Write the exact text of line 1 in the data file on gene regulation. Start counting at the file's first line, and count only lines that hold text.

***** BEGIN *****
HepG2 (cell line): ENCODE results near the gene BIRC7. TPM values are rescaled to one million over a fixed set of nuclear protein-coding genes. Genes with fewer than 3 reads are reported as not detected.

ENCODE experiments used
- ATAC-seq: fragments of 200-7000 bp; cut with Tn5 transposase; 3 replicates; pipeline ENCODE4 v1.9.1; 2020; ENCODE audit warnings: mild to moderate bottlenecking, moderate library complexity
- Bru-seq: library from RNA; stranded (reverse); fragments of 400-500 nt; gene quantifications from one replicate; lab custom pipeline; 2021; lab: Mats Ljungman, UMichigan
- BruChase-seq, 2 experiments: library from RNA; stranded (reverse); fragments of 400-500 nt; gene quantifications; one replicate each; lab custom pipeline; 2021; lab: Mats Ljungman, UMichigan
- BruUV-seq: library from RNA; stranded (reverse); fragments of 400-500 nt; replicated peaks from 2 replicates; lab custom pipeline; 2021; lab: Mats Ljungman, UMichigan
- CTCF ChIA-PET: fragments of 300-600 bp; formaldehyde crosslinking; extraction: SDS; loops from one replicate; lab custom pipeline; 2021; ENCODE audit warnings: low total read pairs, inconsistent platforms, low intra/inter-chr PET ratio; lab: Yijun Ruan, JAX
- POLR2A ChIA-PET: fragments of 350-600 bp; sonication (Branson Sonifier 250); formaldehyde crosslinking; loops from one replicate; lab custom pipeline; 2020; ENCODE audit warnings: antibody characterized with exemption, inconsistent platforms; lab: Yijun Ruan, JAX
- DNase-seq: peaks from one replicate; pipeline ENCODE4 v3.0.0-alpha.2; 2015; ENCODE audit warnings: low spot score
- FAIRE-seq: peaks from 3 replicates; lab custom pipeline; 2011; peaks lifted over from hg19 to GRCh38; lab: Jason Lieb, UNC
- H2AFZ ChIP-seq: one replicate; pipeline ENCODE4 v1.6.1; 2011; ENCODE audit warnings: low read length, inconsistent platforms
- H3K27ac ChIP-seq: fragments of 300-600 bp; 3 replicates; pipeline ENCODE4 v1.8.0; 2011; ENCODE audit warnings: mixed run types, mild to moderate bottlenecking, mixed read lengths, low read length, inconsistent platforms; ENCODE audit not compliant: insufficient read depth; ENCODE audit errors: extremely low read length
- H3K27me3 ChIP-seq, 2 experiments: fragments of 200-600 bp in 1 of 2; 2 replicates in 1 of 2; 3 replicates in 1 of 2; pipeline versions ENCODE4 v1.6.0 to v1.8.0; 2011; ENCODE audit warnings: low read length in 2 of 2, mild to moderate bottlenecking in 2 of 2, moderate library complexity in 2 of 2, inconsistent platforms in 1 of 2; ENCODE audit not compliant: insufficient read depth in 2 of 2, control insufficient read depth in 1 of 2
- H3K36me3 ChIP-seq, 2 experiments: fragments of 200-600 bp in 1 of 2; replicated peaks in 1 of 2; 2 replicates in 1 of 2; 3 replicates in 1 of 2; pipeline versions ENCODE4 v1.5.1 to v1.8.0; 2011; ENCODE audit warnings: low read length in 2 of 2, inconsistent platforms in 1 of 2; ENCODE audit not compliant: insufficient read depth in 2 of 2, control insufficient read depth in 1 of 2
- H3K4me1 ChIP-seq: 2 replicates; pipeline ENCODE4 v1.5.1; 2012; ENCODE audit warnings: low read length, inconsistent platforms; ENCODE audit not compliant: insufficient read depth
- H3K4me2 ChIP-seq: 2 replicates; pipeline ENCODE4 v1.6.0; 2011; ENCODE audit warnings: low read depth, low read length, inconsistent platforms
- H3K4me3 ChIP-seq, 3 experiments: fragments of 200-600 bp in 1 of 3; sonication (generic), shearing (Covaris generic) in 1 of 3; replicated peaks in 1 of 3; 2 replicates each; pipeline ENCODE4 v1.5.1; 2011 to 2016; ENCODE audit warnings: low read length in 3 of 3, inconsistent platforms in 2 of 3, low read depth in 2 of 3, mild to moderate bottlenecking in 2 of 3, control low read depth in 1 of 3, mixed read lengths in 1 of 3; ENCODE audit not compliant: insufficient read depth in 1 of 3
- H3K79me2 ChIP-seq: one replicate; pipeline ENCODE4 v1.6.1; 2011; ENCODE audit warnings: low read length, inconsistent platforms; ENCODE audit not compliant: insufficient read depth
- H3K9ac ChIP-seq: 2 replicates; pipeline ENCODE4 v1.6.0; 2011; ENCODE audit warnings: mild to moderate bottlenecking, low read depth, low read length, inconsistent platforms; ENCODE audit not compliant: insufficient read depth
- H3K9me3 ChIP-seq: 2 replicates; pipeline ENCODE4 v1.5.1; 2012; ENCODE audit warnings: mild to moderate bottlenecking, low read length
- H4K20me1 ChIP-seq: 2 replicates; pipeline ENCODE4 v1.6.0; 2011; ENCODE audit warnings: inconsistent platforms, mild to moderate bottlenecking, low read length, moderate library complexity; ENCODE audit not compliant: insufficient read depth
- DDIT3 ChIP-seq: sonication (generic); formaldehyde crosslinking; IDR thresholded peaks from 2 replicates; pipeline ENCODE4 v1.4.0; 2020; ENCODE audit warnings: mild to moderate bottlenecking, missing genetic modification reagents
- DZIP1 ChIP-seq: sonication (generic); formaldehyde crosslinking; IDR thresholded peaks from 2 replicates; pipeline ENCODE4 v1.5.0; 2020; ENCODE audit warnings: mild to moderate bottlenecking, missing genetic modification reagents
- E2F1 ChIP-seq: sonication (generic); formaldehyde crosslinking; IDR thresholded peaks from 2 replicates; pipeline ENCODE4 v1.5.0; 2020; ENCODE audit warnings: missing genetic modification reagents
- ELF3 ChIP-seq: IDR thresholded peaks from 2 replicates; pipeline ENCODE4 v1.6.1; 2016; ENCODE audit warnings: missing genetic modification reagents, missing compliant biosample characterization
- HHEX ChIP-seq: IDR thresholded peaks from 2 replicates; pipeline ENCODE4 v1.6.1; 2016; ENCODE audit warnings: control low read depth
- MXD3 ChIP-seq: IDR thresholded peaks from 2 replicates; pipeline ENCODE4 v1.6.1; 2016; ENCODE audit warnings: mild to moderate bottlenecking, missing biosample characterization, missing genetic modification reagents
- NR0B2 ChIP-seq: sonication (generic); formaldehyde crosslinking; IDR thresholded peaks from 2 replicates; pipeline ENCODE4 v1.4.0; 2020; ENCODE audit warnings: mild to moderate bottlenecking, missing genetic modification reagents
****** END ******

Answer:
HepG2 (cell line): ENCODE results near the gene BIRC7. TPM values are rescaled to one million over a fixed set of nuclear protein-coding genes. Genes with fewer than 3 reads are reported as not detected.